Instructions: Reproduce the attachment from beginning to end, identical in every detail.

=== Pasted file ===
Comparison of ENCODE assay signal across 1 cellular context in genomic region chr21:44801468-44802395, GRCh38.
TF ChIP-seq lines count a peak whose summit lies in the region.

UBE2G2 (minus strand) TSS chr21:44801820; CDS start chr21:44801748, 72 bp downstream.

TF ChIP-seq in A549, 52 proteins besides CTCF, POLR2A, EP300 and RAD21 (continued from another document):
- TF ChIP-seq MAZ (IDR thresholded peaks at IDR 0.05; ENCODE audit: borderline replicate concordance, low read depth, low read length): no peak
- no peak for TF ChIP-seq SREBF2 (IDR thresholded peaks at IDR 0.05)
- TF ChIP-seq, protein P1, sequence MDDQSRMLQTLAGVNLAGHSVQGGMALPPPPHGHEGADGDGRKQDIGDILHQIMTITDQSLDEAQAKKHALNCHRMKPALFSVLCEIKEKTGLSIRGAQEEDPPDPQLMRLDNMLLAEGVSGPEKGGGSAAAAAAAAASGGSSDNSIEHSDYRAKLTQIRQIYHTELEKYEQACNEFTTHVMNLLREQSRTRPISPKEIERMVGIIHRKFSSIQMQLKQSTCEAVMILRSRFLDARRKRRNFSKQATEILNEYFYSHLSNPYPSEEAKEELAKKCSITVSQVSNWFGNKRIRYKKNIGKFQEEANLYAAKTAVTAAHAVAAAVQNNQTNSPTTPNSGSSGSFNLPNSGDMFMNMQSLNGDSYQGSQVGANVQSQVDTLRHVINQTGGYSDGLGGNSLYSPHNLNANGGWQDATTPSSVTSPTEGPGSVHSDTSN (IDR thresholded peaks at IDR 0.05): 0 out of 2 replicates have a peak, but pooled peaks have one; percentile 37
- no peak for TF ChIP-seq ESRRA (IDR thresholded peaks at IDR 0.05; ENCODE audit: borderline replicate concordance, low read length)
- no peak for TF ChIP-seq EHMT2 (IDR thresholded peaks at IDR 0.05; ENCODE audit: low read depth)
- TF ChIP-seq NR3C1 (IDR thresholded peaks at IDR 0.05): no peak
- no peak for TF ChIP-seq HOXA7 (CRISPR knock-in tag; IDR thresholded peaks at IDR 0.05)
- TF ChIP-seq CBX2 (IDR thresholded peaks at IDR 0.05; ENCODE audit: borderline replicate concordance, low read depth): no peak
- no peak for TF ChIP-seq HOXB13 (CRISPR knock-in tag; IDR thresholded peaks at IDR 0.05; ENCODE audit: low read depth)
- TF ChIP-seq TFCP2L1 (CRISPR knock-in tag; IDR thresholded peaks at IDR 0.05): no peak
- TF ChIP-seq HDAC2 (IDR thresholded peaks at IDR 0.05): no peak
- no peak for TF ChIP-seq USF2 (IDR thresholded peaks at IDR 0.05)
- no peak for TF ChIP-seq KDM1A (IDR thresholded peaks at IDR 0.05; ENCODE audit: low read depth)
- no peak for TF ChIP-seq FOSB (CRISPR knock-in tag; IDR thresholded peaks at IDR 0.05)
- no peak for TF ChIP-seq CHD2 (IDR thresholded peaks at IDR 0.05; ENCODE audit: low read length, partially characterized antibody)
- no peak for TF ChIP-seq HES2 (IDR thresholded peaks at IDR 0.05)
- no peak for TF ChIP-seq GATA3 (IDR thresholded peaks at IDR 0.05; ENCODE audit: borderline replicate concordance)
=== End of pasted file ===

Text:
Comparison of ENCODE assay signal across 1 cellular context in genomic region chr21:44801468-44802395, GRCh38.
TF ChIP-seq lines count a peak whose summit lies in the region.

UBE2G2 (minus strand) TSS chr21:44801820; CDS start chr21:44801748, 72 bp downstream.

TF ChIP-seq in A549, 52 proteins besides CTCF, POLR2A, EP300 and RAD21 (continued from another document):
- TF ChIP-seq MAZ (IDR thresholded peaks at IDR 0.05; ENCODE audit: borderline replicate concordance, low read depth, low read length): no peak
- no peak for TF ChIP-seq SREBF2 (IDR thresholded peaks at IDR 0.05)
- TF ChIP-seq, protein P1, sequence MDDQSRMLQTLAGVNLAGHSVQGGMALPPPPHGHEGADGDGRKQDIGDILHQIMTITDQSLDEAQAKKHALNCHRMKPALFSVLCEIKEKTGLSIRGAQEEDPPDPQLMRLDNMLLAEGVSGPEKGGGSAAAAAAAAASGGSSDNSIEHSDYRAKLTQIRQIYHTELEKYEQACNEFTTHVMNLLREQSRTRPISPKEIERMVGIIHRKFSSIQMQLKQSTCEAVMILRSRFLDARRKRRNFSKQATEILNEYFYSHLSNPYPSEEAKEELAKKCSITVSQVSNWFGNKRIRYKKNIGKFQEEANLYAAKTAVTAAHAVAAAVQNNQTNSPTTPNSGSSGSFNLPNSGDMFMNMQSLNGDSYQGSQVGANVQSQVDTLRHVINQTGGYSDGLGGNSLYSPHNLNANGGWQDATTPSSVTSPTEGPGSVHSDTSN (IDR thresholded peaks at IDR 0.05): 0 out of 2 replicates have a peak, but pooled peaks have one; percentile 37
- no peak for TF ChIP-seq ESRRA (IDR thresholded peaks at IDR 0.05; ENCODE audit: borderline replicate concordance, low read length)
- no peak for TF ChIP-seq EHMT2 (IDR thresholded peaks at IDR 0.05; ENCODE audit: low read depth)
- TF ChIP-seq NR3C1 (IDR thresholded peaks at IDR 0.05): no peak
- no peak for TF ChIP-seq HOXA7 (CRISPR knock-in tag; IDR thresholded peaks at IDR 0.05)
- TF ChIP-seq CBX2 (IDR thresholded peaks at IDR 0.05; ENCODE audit: borderline replicate concordance, low read depth): no peak
- no peak for TF ChIP-seq HOXB13 (CRISPR knock-in tag; IDR thresholded peaks at IDR 0.05; ENCODE audit: low read depth)
- TF ChIP-seq TFCP2L1 (CRISPR knock-in tag; IDR thresholded peaks at IDR 0.05): no peak
- TF ChIP-seq HDAC2 (IDR thresholded peaks at IDR 0.05): no peak
- no peak for TF ChIP-seq USF2 (IDR thresholded peaks at IDR 0.05)
- no peak for TF ChIP-seq KDM1A (IDR thresholded peaks at IDR 0.05; ENCODE audit: low read depth)
- no peak for TF ChIP-seq FOSB (CRISPR knock-in tag; IDR thresholded peaks at IDR 0.05)
- no peak for TF ChIP-seq CHD2 (IDR thresholded peaks at IDR 0.05; ENCODE audit: low read length, partially characterized antibody)
- no peak for TF ChIP-seq HES2 (IDR thresholded peaks at IDR 0.05)
- no peak for TF ChIP-seq GATA3 (IDR thresholded peaks at IDR 0.05; ENCODE audit: borderline replicate concordance)